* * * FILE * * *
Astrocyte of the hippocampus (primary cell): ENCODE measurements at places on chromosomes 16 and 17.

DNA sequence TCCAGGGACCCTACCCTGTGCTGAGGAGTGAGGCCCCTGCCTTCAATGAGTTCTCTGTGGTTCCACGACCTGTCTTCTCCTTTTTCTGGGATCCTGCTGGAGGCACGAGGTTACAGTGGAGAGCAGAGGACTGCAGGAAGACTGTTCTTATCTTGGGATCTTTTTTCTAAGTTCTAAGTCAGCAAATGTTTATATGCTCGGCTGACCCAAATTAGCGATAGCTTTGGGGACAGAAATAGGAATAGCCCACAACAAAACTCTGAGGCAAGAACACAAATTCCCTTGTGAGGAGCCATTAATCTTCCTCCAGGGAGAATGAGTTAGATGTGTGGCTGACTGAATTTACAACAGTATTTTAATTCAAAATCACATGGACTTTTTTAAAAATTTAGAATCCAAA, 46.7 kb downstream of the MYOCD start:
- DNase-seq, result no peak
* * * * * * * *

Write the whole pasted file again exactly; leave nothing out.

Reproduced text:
Astrocyte of the hippocampus (primary cell): ENCODE measurements at places on chromosomes 16 and 17.

DNA sequence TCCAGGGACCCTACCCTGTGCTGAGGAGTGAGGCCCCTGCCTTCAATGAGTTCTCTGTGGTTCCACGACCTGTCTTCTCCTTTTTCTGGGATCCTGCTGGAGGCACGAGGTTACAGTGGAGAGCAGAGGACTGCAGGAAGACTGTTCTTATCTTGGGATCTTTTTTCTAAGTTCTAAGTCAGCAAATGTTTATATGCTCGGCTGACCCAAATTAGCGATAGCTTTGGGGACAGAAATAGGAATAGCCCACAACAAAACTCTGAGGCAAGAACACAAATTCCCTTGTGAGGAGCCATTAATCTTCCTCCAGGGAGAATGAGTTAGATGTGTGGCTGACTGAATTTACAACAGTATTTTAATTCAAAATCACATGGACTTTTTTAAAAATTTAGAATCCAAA, 46.7 kb downstream of the MYOCD start:
- DNase-seq, result no peak